Kroll, J. F., Dussias, P. E., Bogulski, C. A. & Kroff, J. R. V.
(2012) Juggling two languages in one mind. In B. H. Ross (Ed.), Psychology of learning and motivation (Vol. 56). Oxford: Academic Press, 229–262. DOI logoGoogle Scholar
Kroll, J. F., Michael, E., Tokowicz, N. & Dufour, R.
(2002) The development of lexical fluency in a second language. Second Language Research 18 (2), 137–171. DOI logoGoogle Scholar
Lamberger-Felber, H. & Schneider, J.
(2009) Linguistic interference in simultaneous interpreting with text: A case study. In G. Hansen, A. Chesterman & H. Gerzymisch-Arbogast (Eds.), Efforts and models in interpreting and translation research. A tribute to Daniel Gile. Amsterdam: John Benjamins, 215–236. DOI logoGoogle Scholar
Lambert, S.
(2004) Shared attention during sight translation, sight interpretation and simultaneous interpretation. Meta 49 (2), 294–306. DOI logoGoogle Scholar
Lemhöfer, K. & Broersma, M.
(2012) Introducing LexTALE: A quick and valid Lexical Test for Advanced Learners of English. Behavior Research Methods 44 (2), 325–343. DOI logoGoogle Scholar
Lijewska, A. & Chmiel, A.
(2015) Cognate facilitation in sentence context – translation production by interpreting trainees and non-interpreting trilinguals. International Journal of Multilingualism 12 (3), 358–375. DOI logoGoogle Scholar
Maier, R. M., Pickering, M. J. & Hartsuiker, R. J.
(2017) Does translation involve structural priming? The Quarterly Journal of Experimental Psychology 70 (8), 1575–1589. DOI logoGoogle Scholar
Malkiel, B.
(2009) When idioti (idiotic) becomes “fluffy”: Translation students and the avoidance of target-language cognates. Meta 54 (2), 309–325. DOI logoGoogle Scholar
Mandera, P., Keuleers, E., Wodniecka, Z. & Brysbaert, M.
(2015) SUBTLEX-PL: subtitle-based word frequency estimates for Polish. Behavioral Research Methods 47 (2), 471–483. DOI logoGoogle Scholar
Meuter, R. F. I. & Allport, A.
(1999) Bilingual language switching in naming: Asymmetrical costs of language selection. Journal of Memory and Language 40 (1), 25–40. DOI logoGoogle Scholar
Otwinowska, A.
(2016) Cognate vocabulary in language acquisition and use: Attitudes, awareness, activation. Bristol: Multilingual Matters.Google Scholar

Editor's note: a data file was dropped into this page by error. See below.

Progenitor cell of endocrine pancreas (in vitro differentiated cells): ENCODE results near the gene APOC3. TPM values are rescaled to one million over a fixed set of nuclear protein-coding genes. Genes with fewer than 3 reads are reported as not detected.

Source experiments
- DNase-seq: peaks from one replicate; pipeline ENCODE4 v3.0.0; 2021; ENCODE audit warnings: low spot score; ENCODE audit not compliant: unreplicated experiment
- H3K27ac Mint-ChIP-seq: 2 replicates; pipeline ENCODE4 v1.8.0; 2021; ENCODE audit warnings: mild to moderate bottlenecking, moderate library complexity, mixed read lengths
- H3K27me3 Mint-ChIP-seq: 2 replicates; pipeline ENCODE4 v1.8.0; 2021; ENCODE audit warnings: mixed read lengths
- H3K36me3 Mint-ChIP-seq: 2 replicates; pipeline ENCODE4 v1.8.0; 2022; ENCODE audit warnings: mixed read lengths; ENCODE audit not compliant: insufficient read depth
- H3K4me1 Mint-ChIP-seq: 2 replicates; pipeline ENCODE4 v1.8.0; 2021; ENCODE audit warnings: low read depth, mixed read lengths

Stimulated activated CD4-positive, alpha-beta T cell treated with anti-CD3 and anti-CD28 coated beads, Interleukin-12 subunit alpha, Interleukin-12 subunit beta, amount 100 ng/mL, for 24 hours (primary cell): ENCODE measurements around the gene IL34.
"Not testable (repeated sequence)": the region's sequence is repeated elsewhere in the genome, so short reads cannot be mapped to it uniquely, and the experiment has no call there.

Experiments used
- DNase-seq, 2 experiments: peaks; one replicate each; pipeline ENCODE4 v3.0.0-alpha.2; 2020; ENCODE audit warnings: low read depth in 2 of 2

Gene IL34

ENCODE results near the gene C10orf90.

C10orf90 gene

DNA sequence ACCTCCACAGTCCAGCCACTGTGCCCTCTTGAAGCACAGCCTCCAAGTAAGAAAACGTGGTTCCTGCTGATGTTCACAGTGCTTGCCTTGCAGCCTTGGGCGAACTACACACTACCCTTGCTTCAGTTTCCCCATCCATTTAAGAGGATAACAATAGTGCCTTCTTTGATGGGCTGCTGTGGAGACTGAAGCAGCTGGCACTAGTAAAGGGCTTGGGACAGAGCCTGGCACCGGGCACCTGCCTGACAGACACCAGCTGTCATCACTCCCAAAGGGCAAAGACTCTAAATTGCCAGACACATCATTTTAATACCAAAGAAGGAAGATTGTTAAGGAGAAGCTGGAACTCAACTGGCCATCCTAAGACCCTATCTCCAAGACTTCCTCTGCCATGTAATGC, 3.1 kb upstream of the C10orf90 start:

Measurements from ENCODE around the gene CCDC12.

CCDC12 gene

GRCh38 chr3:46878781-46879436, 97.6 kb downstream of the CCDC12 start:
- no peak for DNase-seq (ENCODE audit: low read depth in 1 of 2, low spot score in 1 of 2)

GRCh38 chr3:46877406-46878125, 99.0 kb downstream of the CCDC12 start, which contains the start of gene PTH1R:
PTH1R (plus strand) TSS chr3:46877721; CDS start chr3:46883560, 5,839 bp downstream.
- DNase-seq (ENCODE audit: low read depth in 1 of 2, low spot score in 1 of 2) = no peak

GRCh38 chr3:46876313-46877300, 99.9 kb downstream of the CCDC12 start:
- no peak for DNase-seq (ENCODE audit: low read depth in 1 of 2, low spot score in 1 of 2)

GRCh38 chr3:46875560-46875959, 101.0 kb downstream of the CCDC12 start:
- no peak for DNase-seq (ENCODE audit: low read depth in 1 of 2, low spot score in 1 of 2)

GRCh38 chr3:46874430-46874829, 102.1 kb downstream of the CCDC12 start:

Pöchhacker, F.
(1994) Simultaneous interpretation: ‘Cultural transfer’ or ‘voice-over text’? In M. Snell-Hornby, F. Pöchhacker & K. Kaindl (Eds.), Translation studies ‒ an interdiscipline. Selected papers from the Translation Studies Congress, Vienna, 1992. Amsterdam: John Benjamins, 169–178. DOI logoGoogle Scholar
Runnqvist, E., Strijkers, K., Alario, F.-X. & Costa, A.
(2012) Cumulative semantic interference is blind to language: Implications for models of bilingual speech production. Journal of Memory and Language 66 (4), 850–869. DOI logoGoogle Scholar
Sadoski, M. & Paivio, A.
(2013) A dual coding theoretical model of reading. In D. E. Alvermann, N. Unrau & R. B. Ruddell (Eds.), Theoretical models and processes of reading (Sixth ed.). Newark, NJ: International Reading Association, 886–922. DOI logoGoogle Scholar
Schneider, W., Eschman, A. & Zuccolotto, A.
(2002) E-Prime user’s guide. Pittsburgh, PA: Psychology Software Tools Inc.Google Scholar
Seeber, K. G.
(2017a) Multimodal processing in simultaneous interpreting. In J. W. Schwieter & A. Ferreira (Eds.), The handbook of translation and cognition. Hoboken, NJ: Wiley Blackwell, 461–475. DOI logoGoogle Scholar
(2017b) Interpreting at the European Institutions: Faster, higher, stronger. CLINA: Revista Interdisciplinaria de Traducción, Interpretación y Comunicación Intercultural 3 (2), 73–90. DOI logoGoogle Scholar
Seleskovitch, D. & Lederer, M.
(1989) Pédagogie raisonnée de l’interprétation. Paris: Didier.Google Scholar
Setton, R.
Setton, R. & Dawrant, A.
(2016) Conference interpreting – a trainer’s guide. Amsterdam: John Benjamins. DOI logoGoogle Scholar
Shlesinger, M.